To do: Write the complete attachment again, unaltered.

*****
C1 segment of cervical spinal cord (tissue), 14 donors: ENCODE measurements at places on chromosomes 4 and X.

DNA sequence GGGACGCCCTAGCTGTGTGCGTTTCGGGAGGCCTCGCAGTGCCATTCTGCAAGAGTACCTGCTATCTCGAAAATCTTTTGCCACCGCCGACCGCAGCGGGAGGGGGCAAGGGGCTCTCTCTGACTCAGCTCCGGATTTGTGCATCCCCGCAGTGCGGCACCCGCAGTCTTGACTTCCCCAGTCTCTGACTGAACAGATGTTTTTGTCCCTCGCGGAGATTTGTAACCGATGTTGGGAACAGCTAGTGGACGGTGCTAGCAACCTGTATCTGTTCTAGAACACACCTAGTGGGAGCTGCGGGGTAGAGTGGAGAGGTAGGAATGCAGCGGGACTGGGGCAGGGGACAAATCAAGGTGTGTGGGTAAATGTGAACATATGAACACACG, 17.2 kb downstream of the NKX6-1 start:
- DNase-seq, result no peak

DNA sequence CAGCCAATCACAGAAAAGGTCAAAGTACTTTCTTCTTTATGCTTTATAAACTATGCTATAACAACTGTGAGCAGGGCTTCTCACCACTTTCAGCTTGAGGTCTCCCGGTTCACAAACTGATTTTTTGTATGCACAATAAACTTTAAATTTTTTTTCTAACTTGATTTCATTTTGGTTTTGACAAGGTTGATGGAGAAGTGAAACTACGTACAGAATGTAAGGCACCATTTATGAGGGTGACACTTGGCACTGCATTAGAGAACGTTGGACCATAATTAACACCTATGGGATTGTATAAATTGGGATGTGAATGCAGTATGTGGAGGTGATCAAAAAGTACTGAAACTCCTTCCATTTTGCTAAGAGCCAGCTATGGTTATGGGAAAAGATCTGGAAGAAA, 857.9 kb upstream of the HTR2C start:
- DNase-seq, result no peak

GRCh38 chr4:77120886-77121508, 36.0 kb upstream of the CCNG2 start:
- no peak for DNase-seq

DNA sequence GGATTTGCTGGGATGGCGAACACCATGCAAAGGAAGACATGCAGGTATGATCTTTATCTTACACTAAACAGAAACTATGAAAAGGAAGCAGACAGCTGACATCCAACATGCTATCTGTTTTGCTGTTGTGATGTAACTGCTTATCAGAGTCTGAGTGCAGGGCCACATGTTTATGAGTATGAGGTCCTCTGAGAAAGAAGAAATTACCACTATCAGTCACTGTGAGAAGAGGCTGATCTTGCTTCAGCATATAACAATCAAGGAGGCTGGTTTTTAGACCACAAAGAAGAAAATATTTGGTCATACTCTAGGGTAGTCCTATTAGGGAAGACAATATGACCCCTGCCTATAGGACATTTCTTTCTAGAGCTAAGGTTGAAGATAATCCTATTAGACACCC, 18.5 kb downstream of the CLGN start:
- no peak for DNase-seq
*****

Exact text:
C1 segment of cervical spinal cord (tissue), 14 donors: ENCODE measurements at places on chromosomes 4 and X.

DNA sequence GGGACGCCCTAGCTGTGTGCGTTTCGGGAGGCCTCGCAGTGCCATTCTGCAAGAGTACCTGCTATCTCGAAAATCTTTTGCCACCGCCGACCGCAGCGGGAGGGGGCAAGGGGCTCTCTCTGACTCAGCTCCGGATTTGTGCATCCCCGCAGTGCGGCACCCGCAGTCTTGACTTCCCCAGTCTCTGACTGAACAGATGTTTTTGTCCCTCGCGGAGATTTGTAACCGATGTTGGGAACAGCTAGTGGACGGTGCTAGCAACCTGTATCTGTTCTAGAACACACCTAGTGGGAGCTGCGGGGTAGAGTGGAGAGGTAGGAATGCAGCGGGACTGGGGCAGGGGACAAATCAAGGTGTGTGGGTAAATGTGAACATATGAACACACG, 17.2 kb downstream of the NKX6-1 start:
- DNase-seq, result no peak

DNA sequence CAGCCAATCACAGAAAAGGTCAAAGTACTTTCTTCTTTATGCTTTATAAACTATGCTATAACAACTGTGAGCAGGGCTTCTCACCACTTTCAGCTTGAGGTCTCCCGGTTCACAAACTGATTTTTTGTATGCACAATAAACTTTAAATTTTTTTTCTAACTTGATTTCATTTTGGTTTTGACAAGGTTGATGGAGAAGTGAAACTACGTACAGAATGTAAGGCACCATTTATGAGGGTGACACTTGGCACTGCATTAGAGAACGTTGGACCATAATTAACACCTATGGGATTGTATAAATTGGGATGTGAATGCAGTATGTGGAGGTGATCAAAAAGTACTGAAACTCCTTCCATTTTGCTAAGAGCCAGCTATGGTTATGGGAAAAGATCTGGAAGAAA, 857.9 kb upstream of the HTR2C start:
- DNase-seq, result no peak

GRCh38 chr4:77120886-77121508, 36.0 kb upstream of the CCNG2 start:
- no peak for DNase-seq

DNA sequence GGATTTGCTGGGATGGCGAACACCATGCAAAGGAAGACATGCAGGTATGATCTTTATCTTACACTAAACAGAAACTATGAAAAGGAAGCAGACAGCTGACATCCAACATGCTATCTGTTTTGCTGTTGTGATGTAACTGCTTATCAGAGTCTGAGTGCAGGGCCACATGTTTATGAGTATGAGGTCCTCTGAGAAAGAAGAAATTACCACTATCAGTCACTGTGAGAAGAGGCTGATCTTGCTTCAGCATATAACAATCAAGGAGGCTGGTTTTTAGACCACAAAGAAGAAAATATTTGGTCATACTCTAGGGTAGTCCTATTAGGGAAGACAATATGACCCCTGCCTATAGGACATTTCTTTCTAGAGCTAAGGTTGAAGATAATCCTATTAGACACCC, 18.5 kb downstream of the CLGN start:
- no peak for DNase-seq